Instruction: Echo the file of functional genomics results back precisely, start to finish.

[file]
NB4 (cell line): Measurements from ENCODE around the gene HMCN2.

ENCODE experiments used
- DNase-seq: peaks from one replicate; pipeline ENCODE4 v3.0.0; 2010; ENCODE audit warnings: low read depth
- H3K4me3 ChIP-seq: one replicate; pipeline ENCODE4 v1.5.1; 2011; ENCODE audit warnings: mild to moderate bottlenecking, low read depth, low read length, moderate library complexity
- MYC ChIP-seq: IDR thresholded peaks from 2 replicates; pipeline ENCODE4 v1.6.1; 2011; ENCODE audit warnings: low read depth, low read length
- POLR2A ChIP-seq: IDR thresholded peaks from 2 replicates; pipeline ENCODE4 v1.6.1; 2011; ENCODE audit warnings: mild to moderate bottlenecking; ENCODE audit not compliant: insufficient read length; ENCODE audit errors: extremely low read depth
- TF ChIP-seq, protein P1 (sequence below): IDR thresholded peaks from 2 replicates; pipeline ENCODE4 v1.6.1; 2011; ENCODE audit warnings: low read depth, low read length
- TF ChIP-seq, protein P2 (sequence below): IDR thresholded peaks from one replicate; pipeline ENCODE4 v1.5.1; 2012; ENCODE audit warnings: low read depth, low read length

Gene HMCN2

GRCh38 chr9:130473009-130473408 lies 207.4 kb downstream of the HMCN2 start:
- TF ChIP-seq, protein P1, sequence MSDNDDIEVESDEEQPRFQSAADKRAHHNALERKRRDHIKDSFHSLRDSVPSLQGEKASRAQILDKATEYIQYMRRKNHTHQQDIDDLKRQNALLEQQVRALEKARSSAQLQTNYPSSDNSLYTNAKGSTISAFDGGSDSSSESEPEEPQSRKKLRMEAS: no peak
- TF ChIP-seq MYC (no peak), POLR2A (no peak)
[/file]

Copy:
NB4 (cell line): Measurements from ENCODE around the gene HMCN2.

ENCODE experiments used
- DNase-seq: peaks from one replicate; pipeline ENCODE4 v3.0.0; 2010; ENCODE audit warnings: low read depth
- H3K4me3 ChIP-seq: one replicate; pipeline ENCODE4 v1.5.1; 2011; ENCODE audit warnings: mild to moderate bottlenecking, low read depth, low read length, moderate library complexity
- MYC ChIP-seq: IDR thresholded peaks from 2 replicates; pipeline ENCODE4 v1.6.1; 2011; ENCODE audit warnings: low read depth, low read length
- POLR2A ChIP-seq: IDR thresholded peaks from 2 replicates; pipeline ENCODE4 v1.6.1; 2011; ENCODE audit warnings: mild to moderate bottlenecking; ENCODE audit not compliant: insufficient read length; ENCODE audit errors: extremely low read depth
- TF ChIP-seq, protein P1 (sequence below): IDR thresholded peaks from 2 replicates; pipeline ENCODE4 v1.6.1; 2011; ENCODE audit warnings: low read depth, low read length
- TF ChIP-seq, protein P2 (sequence below): IDR thresholded peaks from one replicate; pipeline ENCODE4 v1.5.1; 2012; ENCODE audit warnings: low read depth, low read length

Gene HMCN2

GRCh38 chr9:130473009-130473408 lies 207.4 kb downstream of the HMCN2 start:
- TF ChIP-seq, protein P1, sequence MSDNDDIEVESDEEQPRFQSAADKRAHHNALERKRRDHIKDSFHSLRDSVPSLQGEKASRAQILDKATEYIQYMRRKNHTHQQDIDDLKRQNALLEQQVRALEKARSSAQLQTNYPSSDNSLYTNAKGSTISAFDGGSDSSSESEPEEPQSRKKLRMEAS: no peak
- TF ChIP-seq MYC (no peak), POLR2A (no peak)